Some Questions 3 vs 3.5

fish dog

Well-Known Member
Since it's been about a week since anything new was posted here I thought I'd stir the pot and see what folks here think...

#1. If a 3 1/2 inch shell has 1 3/8 oz of shot and a 3 inch shell has 1 1/4 oz of shot (which in a #3 steel shot size would mean the shell has 19 or 20 more shot contained within), why would that be a bad thing to have the potential for one or two more individual pieces of shot the hit the bird thereby making it more likely to kill it in the air rather than having to shot it again on the water if it is not killed outright (assuming, of course it is shot at the same distance)?

#2. How does 3 1/2 inch shells "encourage" skybusting. Is it the same way an AR-15 "encourages" mass shootings, as the media and lefties claim? Are we blaming the tool instead of the operator for this transgression? Do 3 1/2s "encourage" shooting before legal time also?

#3. Is there something I'm doing wrong, (or maybe right), that I don't really feel any difference in the recoil between 3 1/2s and 3s. Do other people feel a significant difference that makes it uncomfortable for them? Could this be related to the size of the person shooting the shotgun?

#4. If 3 1/2s are "not necessary", why aren't 3s "not necessary"? After all, 2 3/4 inch shells are still available, in fact, back in the lead shot days that's all I shot for ducks since the old 870 had a 2 3/4 inch chamber. Maybe when steel first came out it was necessary but shells have supposedly improved so should people that were using 3 inch shells go back to 2 3/4 inch shells?

Just thought I see if this wakes things up in this forum. Curious what y'all think.
 

Limited Out

New Member
Answer to #1 Ever load is a trade off between pattern density and velocity. #2 Unethical operator error or lack of education #3 I don't think there is much difference even if my shoulder turns black and blue #4 If your shot is really on you are going to kill a lot of birds no matter what length shell you are shootin'
 

crab

Active Member
#2: Because some shooters (shooters, not hunters) have it in their tiny brains that they can reach out and kill a duck at 80 yards. Since 3.5 are wildly accepted as being equivalent to the 10ga (which can't be used on a refuge) you can see why folks want to pay $35 for a box of the most powerful 12 ga shells they can buy.
It's refuge hunting and it's why the sport is dying.
Killing ducks at 40 yards is killing ducks at 40 yards; whether it be a 20 or a 12, 2-3/4 or 3.5.
My grandpa hunted the Wister area with nothing but 2-3/4 #6 lead. He always brought home the ducks.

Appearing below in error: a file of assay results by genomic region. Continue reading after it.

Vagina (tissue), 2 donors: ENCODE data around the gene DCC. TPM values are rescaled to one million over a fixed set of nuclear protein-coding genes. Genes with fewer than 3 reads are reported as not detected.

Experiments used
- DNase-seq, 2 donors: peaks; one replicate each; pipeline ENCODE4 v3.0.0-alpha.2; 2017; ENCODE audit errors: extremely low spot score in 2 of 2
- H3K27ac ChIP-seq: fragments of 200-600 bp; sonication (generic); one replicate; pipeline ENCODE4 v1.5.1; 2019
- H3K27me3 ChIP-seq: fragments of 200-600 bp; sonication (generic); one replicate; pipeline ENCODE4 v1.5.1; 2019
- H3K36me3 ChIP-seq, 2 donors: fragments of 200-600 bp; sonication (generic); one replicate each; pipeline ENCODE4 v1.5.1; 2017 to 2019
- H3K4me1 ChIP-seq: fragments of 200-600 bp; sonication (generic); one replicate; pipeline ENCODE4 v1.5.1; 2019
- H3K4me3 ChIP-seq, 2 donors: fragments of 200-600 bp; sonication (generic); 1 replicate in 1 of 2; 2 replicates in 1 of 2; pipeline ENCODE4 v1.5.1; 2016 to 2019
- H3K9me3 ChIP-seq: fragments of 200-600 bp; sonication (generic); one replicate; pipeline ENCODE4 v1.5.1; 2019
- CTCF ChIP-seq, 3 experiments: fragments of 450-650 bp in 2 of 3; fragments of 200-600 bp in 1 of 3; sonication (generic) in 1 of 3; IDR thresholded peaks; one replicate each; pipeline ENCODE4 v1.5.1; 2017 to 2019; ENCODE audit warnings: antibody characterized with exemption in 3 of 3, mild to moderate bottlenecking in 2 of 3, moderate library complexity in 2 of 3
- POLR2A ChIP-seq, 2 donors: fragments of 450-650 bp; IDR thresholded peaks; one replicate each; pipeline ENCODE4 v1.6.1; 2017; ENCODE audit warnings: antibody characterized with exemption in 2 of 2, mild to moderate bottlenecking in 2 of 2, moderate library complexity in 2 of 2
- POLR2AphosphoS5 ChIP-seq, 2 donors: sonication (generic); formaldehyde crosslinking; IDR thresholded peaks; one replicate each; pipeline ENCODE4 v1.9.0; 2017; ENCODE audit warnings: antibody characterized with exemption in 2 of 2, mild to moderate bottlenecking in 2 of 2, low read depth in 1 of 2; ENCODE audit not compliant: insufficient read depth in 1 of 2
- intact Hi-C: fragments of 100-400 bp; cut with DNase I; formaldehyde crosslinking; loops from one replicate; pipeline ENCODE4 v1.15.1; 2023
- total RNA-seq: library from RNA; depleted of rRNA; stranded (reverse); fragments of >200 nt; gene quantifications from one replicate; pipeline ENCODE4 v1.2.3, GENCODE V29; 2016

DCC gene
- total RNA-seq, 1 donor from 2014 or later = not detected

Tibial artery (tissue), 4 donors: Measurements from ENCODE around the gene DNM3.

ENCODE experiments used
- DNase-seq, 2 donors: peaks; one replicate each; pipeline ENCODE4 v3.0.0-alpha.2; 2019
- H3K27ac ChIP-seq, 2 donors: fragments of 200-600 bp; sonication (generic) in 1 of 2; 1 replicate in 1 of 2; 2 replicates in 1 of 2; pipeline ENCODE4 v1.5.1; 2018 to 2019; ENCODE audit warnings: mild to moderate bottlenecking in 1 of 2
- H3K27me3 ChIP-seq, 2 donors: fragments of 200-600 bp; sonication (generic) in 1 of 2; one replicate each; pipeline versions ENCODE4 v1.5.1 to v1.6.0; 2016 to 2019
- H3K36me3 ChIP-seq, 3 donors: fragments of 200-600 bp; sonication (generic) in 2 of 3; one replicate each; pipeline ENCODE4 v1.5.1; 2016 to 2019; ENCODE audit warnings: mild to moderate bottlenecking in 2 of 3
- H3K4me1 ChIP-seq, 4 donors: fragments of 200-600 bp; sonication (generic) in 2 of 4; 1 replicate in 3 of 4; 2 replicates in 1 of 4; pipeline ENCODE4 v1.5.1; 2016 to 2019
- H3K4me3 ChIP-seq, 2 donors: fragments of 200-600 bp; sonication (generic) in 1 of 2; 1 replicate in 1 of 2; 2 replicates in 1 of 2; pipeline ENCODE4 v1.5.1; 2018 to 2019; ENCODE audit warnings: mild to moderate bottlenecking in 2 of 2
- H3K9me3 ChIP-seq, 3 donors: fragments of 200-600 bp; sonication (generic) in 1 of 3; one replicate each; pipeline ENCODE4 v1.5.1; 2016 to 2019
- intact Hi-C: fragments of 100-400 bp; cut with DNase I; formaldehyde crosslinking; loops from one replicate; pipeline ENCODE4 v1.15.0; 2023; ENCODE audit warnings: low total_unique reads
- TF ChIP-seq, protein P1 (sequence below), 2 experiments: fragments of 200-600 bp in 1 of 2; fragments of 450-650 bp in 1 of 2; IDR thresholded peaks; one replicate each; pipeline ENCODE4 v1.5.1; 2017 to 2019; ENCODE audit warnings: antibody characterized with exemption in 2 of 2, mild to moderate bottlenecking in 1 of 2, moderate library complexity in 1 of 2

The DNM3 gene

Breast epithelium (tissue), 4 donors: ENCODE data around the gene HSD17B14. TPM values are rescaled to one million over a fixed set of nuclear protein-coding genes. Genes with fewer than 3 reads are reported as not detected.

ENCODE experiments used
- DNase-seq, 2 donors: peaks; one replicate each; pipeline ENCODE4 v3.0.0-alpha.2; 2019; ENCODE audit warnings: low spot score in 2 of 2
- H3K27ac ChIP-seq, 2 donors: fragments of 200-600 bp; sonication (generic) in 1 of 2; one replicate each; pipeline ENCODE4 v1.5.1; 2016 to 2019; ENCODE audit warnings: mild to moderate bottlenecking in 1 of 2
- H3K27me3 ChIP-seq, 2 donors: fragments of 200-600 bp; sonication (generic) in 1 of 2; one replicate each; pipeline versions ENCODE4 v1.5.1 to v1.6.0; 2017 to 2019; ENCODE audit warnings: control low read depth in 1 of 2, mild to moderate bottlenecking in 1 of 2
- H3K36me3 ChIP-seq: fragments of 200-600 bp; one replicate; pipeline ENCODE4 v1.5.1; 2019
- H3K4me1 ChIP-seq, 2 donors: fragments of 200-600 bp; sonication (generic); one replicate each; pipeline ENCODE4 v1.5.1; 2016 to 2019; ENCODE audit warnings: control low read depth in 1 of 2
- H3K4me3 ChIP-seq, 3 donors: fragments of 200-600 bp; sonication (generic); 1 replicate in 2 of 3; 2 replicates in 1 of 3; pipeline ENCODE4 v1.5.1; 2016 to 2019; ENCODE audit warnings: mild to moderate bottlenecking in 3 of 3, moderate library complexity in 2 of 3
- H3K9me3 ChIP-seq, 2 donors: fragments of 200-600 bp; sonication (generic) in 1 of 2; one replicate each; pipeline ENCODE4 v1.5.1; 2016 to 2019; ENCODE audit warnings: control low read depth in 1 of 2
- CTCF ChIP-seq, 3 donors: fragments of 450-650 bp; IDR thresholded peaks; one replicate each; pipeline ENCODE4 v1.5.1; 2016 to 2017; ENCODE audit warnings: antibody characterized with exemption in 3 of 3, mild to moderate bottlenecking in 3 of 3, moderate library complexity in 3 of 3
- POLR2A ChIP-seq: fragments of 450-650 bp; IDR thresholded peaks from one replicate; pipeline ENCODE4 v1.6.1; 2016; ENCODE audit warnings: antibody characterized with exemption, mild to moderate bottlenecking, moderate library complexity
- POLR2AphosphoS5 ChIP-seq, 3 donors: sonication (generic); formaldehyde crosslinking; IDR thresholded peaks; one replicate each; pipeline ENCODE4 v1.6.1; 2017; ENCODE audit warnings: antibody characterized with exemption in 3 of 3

Hunt'EmUp

Member
fish dog said:
#2 3.5 doesn't encourage skybusting it just allows skybusters to actually hit longer shots (every-once in awhile), a kin to a 10gauge.

#3. 3.5 will knock your block off unless, you have a kick-off on your gun. I know the first time I tries a 3.5 I was smack backed in to the wall of the blind; I think I lost consciousness. It was new to have a bruise on both the front and back side of my shoulder ;). But then I gots a new Berreta now with kick-off so shooting 3.5 isn't a big deal any more ;).

#4. I only use 3.5 for Geese, as it's a absolute fact that the Greenies are suiting them in Kevlar; Otherwise preference is 2 3/4, (3-4) until you're old wood dowel has shrunk up and the warden can shove 4 of those down the tube of a 3.5 equipped gun (good thing the gun won't cycle when they do that ;). Simply We buy 3in because often they are most available.
 

Zach

Comedian in training, at least on the internet
sureshot said:
#2: Because some shooters (shooters, not hunters) have it in their tiny brains that they can reach out and kill a duck at 80 yards. Since 3.5 are wildly accepted as being equivalent to the 10ga (which can't be used on a refuge) you can see why folks want to pay $35 for a box of the most powerful 12 ga shells they can buy.
It's refuge hunting and it's why the sport is dying.
Killing ducks at 40 yards is killing ducks at 40 yards; whether it be a 20 or a 12, 2-3/4 or 3.5.
My grandpa hunted the Wister area with nothing but 2-3/4 #6 lead. He always brought home the ducks.
I'd be curious as to what the modern day non-toxic equivalent is of that #6 lead.
 

fish dog

Well-Known Member
Zach said:
#2: Because some shooters (shooters, not hunters) have it in their tiny brains that they can reach out and kill a duck at 80 yards. Since 3.5 are wildly accepted as being equivalent to the 10ga (which can't be used on a refuge) you can see why folks want to pay $35 for a box of the most powerful 12 ga shells they can buy.
It's refuge hunting and it's why the sport is dying.
Killing ducks at 40 yards is killing ducks at 40 yards; whether it be a 20 or a 12, 2-3/4 or 3.5.
My grandpa hunted the Wister area with nothing but 2-3/4 #6 lead. He always brought home the ducks.
I'd be curious as to what the modern day non-toxic equivalent is of that #6 lead.